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Prescription drug monitoring programs (PDMPs) are a vital tool that have the power to prevent doctor shopping and help physicians identify at-risk patients. Not too long ago, it was easy for people to see multiple doctors to acquire opioid narcotics in a given month. The tactic was used by both people looking to turn a profit on highly sought after painkillers, such as OxyContin (oxycodone); those addicted to opioids would also engage in the same practice to ensure they would not run out of meds before they could refill.

Virtually every state has some version of PDMPs; however, not all doctors or pharmacies utilize the available resource. Efforts have been made to encourage those working in healthcare to use PDMPs—for doing so could prevent abuse, identify those who need help and prevent overdose. New research suggests that PDMPs help prevent as many as 10 opioid-overdose deaths a day in the U.S., Reuters reports. Researchers believe that improving state drug monitoring programs could raise that number to 12.

“Prescription drug-monitoring programs are a public health tool to ensure that we’re using opioids appropriately but limiting the negative health impacts we see in almost every community in the United States,” said lead author Dr. Stephen W. Patrick. “Our findings suggest that investments in upgraded prescription drug-monitoring programs will pay dividends in lives saved.”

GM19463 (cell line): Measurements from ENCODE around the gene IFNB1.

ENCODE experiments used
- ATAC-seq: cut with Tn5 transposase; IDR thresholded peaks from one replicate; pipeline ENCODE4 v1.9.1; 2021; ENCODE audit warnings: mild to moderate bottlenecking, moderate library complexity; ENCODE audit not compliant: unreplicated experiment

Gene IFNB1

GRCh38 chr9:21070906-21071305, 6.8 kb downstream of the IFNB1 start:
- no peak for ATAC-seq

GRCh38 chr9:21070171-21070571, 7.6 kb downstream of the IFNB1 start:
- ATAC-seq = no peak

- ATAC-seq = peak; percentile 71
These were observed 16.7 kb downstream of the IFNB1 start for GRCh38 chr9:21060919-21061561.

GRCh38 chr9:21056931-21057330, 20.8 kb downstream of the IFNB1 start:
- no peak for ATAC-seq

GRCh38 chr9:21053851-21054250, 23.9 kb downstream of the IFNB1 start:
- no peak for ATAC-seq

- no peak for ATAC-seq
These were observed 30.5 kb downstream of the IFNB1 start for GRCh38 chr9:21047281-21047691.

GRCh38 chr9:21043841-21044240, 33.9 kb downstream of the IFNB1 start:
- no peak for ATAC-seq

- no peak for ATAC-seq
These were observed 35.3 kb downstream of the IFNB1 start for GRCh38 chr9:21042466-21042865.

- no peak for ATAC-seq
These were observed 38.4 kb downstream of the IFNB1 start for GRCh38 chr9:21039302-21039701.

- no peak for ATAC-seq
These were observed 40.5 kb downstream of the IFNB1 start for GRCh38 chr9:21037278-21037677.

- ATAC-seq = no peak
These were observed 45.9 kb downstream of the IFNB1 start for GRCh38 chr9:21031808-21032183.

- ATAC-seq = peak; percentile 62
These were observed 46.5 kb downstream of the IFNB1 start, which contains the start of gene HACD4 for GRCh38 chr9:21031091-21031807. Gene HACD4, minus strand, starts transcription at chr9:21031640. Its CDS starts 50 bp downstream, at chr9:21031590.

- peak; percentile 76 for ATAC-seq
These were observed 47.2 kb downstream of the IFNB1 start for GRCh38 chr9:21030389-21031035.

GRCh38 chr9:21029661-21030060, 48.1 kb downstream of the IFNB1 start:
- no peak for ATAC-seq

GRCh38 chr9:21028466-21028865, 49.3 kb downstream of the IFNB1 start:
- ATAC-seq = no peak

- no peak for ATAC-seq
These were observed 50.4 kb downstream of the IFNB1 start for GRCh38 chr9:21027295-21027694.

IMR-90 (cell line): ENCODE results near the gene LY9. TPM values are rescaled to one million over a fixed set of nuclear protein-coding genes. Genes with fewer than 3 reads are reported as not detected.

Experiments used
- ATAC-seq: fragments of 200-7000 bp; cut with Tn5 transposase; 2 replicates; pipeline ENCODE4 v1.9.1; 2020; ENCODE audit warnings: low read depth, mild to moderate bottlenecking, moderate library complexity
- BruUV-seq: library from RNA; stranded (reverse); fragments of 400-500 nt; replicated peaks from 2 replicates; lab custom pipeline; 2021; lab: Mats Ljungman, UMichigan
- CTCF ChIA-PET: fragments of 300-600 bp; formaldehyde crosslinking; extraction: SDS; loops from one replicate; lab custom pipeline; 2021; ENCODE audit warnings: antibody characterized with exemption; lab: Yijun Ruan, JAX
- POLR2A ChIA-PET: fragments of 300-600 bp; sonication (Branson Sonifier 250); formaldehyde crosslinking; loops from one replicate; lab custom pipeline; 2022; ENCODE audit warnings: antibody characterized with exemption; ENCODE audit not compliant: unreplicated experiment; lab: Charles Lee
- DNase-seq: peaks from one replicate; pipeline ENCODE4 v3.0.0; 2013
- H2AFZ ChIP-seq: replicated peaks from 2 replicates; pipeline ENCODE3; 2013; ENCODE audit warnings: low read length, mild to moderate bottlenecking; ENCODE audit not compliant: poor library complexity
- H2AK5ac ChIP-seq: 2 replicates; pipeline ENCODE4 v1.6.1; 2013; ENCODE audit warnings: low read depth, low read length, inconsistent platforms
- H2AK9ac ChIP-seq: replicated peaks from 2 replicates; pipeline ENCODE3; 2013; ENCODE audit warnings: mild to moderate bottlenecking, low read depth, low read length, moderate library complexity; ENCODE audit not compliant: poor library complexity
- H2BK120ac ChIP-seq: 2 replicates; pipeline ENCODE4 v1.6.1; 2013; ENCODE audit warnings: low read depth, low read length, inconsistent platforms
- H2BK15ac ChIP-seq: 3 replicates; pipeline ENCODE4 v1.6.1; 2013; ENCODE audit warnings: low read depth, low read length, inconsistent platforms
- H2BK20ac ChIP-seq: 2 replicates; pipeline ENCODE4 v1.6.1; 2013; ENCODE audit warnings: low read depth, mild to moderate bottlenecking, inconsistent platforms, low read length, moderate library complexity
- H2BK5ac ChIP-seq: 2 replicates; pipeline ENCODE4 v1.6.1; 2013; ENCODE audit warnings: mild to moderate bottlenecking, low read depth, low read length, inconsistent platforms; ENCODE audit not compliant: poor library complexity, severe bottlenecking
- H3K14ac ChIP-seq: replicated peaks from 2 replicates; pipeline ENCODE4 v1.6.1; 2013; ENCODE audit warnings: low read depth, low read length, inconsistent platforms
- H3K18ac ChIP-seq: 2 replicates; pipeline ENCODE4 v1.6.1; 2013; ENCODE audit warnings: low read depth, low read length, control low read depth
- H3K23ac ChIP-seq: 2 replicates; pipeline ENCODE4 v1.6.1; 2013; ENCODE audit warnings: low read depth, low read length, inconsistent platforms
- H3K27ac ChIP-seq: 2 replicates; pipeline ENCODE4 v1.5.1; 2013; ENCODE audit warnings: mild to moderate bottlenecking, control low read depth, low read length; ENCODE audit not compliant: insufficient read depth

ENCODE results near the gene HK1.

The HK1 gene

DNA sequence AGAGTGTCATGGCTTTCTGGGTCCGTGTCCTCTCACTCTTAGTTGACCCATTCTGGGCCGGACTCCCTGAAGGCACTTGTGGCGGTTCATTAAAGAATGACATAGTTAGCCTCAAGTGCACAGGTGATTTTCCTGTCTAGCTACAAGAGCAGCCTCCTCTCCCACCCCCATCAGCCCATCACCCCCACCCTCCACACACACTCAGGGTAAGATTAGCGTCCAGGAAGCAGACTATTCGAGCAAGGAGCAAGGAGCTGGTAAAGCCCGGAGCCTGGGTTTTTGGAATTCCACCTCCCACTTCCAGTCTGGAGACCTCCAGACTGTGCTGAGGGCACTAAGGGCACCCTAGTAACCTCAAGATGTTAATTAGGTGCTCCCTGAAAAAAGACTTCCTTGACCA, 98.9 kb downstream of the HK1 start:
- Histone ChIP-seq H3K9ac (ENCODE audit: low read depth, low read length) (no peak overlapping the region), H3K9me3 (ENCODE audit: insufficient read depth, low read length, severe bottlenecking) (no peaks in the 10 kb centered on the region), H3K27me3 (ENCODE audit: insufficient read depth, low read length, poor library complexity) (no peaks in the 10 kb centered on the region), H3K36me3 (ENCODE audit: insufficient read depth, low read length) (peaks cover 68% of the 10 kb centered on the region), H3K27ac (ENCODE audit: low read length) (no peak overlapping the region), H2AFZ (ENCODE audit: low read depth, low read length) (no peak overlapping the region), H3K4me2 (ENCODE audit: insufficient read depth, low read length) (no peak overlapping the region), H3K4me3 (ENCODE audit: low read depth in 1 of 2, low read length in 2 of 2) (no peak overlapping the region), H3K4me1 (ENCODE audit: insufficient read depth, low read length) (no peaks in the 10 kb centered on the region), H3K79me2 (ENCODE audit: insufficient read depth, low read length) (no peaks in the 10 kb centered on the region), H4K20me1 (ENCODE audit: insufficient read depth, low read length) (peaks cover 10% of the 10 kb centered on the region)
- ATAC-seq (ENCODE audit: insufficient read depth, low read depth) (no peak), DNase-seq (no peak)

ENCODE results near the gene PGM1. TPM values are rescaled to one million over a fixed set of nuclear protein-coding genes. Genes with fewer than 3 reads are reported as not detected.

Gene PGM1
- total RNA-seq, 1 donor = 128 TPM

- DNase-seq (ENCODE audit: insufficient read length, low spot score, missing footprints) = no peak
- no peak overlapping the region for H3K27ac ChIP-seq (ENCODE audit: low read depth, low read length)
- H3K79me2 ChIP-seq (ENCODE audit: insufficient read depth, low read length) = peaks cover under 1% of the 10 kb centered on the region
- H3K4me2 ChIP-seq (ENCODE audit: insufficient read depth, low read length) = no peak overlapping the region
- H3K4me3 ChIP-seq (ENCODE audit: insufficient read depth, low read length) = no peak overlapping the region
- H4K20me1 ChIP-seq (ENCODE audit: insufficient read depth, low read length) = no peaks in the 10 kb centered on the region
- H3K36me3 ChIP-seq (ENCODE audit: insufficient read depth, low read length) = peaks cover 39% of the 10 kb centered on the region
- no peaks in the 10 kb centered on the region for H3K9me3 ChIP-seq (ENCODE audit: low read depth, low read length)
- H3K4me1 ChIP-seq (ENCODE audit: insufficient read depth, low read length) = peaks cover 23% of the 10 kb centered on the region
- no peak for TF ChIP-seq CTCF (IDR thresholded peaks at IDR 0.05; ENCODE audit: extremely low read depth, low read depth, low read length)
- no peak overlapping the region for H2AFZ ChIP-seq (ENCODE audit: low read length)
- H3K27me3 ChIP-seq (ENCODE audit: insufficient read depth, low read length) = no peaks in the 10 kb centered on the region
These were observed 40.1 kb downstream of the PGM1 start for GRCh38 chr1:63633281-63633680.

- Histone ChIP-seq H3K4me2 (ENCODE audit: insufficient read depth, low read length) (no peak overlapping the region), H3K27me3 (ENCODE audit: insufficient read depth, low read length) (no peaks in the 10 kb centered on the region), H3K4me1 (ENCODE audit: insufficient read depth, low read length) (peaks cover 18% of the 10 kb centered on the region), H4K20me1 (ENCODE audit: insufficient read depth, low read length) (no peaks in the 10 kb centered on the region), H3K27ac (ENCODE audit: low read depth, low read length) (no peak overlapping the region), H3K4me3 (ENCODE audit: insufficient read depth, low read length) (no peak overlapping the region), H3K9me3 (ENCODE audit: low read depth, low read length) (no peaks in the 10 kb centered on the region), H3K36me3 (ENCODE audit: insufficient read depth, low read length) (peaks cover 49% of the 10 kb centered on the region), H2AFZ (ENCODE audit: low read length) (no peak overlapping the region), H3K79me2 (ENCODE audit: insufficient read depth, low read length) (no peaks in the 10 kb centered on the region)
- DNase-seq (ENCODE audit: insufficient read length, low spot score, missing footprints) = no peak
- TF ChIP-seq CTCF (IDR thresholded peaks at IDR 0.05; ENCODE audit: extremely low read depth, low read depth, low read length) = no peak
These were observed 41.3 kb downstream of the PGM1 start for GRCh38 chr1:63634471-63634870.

Fortunately, the U. S House of Representatives adopted the Comprehensive Addiction and Recovery Act (CARA) last Friday. One of the provisions of the legislation will work to strengthen prescription drug monitoring programs. The U.S. Senate voted to adopt CARA Wednesday, July 13, 2016, which  will now be sent to the President for signature.

Perhaps the most important aspect of PDMPs is that they can help doctors help patients get help for and opioid use disorder. Breaking free from opioid addiction is no easy task, and usually requires effective-evidence based treatments. CARA aims to expand access to addiction treatment services throughout the country, given as many people as possible the ability to find recovery.